Q&A interview conducted by Andrez Bergen in Tokyo - September
I first discovered your music in around 1993 or ’94,
and I’m still a fan myself – I feel that you’ve continued to create interesting, inspiring music. So that’s
where I’d like to begin this interview: how on earth do you continue to excite and/or amaze long-time admirers over
such a lengthy period of time?
“Well, I don’t
know if ‘amaze’ is the right word for it, but if that’s happening, then I’m really happy. I just assume
that there are some people who are interested in listening to a particular style, or music that defines a particular subject.
I think that there are people – like myself – who are into science fiction, who are into space, who are into hearing
new sounds and new perspectives on something that we’ve been listening to for quite some time now.
“I just assume that there are people out there
like that. Sometimes I connect; sometimes no… I mean, I love music – it doesn’t really matter what type
it is. Just in general. So I love to experience the sound of frequencies, notes and chords. I can never get enough of these.”
on a more sub-cultural level around the world. Do you ever think about making a commercial Top 40 tune again – just
for the hell of it?
“Well, I have – I have in the past. I think
the most popular may be a track called Take Me Away.”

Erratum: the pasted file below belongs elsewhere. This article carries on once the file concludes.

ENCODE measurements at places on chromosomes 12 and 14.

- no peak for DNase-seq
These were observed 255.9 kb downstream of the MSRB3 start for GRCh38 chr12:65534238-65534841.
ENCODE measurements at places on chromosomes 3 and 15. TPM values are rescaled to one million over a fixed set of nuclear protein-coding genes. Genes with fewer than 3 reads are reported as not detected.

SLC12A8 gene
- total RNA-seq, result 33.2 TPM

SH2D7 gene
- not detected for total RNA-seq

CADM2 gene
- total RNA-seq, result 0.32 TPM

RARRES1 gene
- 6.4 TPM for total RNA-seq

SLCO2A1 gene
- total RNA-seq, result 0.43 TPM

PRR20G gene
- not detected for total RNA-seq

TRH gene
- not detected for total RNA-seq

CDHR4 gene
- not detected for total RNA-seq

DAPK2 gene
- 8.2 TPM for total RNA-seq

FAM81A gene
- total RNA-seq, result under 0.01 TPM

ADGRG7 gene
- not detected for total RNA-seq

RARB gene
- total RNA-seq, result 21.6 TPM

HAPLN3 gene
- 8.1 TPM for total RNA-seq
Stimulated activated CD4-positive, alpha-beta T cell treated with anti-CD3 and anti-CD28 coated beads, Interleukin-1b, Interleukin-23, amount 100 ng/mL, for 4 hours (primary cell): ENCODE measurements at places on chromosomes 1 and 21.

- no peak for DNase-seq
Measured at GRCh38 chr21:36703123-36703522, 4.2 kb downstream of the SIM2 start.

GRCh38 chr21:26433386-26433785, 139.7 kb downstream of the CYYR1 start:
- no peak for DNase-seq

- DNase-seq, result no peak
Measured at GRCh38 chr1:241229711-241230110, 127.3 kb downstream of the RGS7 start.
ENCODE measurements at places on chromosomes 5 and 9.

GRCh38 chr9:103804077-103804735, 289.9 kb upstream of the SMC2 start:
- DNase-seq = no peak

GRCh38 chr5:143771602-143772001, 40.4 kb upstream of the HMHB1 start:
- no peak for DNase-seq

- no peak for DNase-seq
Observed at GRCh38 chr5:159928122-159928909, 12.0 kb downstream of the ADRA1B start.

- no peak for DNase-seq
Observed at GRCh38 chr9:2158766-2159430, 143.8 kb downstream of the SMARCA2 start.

That was back in the ‘80s, wasn’t it?
“In the ‘80s, yeah. But it was re-released
last year and became a hit again! So I’ve done that – I was in that part of the music business before Underground
Resistance, and I worked more with singers, big studios, and more structured songs. But at some point I just felt there was
a need to venture off and explore more uncovered territory; to experiment more.
“And then, once I got the smell of that, I became
even more curious.”
I actually went on a bit of a pilgrimage, about 2 years
ago – when I finally went to Detroit. I had a gig over there, but I also just wanted to see where all this music from
all these people like yourself has been coming from.
We have nothing really like Detroit back in Australia,
and there’s certainly nothing like it in Japan.
So I don’t think I was prepared for the sight I
saw when we drove through the inner city. I had no idea. It was like ‘oh
“Yeah, it’s alright. That’s the result of neglect, of bad ideas, and of bad government. That’s…
So, how much did
being brought up in close proximity to that environment effect the music you ended up making with ‘Mad’ Mike and